Get ready for millions of minions! ONT have announced an early-access program for the MinIon (GridION later) and it is almost free to access. I’m sure they will see huge demand from eager NGS users. But who will have projects best suited to the MinION technology and who will be first to publish?
Let’s not forget ONT’s technology promises long-reads, how long is not completely clear but some applications will benefit more than others.
$1,000 buys you a MinION system, free flowcells (to an undisclosed limit), free sample prep and free sequencing reagents. Of course there is no such thing as a free lunch and ONT will require users to sign their End User License Agreement “to allow Oxford Nanopore to further develop the utility of the products, applications and customer support while also maximising scientific benefits for MAP participants”. And the press release does give a lot of hope that ONT don’t want to restrict your right to publish.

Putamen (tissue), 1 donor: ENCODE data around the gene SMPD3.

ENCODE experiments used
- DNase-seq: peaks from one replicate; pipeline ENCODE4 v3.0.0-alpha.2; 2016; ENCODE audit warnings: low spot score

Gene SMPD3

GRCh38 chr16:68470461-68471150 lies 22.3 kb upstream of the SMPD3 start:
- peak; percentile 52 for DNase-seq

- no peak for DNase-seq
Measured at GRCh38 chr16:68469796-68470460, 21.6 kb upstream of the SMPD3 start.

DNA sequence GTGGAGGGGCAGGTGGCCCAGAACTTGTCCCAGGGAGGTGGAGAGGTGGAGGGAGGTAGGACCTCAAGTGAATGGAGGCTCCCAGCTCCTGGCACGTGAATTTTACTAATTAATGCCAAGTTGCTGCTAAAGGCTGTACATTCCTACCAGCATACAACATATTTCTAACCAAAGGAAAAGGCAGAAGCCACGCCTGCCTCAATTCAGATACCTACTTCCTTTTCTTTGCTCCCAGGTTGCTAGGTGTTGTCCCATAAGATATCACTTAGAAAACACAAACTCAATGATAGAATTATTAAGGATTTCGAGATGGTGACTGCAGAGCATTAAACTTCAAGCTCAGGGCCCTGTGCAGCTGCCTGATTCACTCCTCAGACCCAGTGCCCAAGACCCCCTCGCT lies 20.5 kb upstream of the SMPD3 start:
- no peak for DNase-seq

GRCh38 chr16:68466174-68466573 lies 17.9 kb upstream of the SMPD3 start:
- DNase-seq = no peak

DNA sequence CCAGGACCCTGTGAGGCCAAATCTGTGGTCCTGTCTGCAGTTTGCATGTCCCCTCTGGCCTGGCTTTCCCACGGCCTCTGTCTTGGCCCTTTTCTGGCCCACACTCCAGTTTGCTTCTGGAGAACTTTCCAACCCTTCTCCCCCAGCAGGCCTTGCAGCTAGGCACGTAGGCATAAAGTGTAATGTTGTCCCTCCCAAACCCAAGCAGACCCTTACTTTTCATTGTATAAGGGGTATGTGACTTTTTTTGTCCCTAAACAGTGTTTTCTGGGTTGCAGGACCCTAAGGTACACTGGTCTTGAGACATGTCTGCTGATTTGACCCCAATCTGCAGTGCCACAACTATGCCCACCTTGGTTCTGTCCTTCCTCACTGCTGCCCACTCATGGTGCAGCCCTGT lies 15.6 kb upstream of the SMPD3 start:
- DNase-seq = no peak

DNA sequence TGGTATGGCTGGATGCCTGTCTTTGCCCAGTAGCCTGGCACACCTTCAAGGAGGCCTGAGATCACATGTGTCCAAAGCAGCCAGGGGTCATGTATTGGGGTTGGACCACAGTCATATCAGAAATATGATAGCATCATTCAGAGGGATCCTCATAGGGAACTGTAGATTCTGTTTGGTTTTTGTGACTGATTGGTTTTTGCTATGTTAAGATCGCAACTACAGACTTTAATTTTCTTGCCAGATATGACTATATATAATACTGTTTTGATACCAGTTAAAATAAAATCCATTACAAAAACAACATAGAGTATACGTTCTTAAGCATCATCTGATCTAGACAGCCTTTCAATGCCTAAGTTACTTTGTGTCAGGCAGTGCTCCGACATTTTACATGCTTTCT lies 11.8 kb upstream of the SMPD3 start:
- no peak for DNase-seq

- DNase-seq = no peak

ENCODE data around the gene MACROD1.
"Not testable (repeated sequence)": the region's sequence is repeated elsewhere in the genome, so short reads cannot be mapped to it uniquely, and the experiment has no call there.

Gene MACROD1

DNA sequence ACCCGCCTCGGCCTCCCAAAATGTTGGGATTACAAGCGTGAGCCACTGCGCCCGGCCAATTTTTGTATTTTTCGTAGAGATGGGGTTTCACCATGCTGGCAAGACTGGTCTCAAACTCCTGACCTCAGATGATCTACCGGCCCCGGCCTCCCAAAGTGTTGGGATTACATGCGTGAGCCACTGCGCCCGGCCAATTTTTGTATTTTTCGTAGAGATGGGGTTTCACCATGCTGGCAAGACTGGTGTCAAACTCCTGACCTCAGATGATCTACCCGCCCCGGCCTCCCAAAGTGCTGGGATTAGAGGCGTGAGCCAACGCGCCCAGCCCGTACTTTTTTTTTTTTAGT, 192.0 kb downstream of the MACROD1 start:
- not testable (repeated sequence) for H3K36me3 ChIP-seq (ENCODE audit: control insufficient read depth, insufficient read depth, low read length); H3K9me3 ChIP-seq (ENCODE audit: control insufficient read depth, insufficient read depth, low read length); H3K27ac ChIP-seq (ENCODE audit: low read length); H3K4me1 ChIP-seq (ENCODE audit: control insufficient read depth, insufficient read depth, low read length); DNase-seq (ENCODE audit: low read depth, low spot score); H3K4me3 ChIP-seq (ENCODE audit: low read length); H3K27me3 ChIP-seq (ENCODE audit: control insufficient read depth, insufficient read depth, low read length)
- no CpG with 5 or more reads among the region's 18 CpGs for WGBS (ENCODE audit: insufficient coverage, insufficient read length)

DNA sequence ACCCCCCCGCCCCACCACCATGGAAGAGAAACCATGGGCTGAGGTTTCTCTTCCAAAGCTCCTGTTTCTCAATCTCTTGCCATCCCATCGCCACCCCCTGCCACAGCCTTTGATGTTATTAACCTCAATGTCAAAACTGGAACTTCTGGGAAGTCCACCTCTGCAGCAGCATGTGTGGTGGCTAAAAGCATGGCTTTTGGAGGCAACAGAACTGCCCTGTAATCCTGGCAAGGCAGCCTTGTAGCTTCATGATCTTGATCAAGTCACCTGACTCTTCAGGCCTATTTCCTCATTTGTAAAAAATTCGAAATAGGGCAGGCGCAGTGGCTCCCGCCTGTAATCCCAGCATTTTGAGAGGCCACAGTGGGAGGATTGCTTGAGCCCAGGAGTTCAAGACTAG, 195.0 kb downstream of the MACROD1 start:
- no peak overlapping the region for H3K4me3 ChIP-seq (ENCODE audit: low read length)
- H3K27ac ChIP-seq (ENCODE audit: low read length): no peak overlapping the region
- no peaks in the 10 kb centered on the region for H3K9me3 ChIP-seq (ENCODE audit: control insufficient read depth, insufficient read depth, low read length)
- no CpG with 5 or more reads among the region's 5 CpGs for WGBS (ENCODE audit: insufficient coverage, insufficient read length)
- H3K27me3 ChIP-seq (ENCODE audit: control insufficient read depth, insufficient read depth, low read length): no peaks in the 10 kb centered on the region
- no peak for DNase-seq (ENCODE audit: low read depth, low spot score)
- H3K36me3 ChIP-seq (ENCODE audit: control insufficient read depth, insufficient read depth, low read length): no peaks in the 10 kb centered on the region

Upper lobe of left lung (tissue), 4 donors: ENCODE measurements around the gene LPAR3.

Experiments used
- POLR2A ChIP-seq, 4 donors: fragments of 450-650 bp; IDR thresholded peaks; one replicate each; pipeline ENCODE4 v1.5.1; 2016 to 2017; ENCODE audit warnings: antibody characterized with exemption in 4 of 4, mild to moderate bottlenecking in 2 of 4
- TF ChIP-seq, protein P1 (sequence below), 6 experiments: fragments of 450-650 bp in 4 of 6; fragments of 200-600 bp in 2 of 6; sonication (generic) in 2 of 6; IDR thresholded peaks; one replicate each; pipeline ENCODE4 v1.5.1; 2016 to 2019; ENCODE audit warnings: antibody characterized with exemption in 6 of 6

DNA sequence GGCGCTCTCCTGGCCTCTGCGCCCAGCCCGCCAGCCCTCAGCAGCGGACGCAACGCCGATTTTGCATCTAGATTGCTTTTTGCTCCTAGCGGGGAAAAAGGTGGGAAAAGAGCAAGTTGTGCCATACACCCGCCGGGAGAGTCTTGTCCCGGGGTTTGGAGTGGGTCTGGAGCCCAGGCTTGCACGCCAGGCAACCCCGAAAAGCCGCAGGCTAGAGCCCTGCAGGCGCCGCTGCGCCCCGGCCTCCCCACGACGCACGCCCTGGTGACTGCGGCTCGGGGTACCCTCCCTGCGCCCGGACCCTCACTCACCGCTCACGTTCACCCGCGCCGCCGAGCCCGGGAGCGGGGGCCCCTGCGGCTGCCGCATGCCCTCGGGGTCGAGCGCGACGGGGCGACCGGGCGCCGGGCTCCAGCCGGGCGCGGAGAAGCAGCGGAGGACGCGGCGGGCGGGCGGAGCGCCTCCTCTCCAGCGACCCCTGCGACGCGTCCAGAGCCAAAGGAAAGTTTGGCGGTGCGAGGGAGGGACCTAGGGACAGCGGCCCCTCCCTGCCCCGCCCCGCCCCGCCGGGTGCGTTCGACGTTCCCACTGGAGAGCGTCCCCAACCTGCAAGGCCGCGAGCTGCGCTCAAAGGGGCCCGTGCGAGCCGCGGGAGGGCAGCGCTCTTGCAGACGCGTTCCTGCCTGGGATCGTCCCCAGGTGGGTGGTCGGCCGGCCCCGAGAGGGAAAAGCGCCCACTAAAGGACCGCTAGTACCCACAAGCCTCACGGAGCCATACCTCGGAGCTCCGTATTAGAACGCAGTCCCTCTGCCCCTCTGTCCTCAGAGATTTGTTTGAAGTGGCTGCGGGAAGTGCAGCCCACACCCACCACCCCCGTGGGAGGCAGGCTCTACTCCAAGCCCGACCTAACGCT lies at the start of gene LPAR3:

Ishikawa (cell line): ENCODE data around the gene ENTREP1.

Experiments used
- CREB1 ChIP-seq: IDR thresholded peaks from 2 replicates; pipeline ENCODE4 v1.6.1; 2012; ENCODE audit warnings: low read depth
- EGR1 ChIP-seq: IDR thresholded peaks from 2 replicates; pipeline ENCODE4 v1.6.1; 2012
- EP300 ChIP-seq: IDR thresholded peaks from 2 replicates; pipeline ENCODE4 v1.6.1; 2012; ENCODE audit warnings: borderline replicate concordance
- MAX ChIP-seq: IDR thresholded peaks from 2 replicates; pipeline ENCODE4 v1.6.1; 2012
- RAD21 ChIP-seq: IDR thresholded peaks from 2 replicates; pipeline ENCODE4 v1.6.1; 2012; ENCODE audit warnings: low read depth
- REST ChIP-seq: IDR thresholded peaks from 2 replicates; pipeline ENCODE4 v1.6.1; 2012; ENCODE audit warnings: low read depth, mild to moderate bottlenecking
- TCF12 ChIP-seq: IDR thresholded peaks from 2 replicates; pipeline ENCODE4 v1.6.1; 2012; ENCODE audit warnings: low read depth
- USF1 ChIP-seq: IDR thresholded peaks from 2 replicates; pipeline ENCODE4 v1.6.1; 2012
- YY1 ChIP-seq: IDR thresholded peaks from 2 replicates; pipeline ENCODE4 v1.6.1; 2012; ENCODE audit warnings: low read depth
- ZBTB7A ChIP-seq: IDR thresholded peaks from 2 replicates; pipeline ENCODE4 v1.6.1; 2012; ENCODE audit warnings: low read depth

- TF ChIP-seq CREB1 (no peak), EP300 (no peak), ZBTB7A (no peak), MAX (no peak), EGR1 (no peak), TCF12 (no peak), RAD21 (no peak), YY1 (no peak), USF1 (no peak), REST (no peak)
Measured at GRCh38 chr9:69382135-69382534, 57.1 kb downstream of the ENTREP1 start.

“MAP participants will be the first to publish data from their own samples. Oxford Nanopore does not intend to restrict use or dissemination of the biological results obtained by participants using MinIONs to analyse their own samples. Oxford Nanopore is interested in the quality and performance of the MiniION system itself.”
I’ve signed up already!
Update: Some more details came from GenomeWeb a few minutes after I posted. According to their coverage read-lengths may be up to 100kb but the number of pores could be as low as 500. This is exactly the kind of detail we are going to need to determine the best applications to run tests on.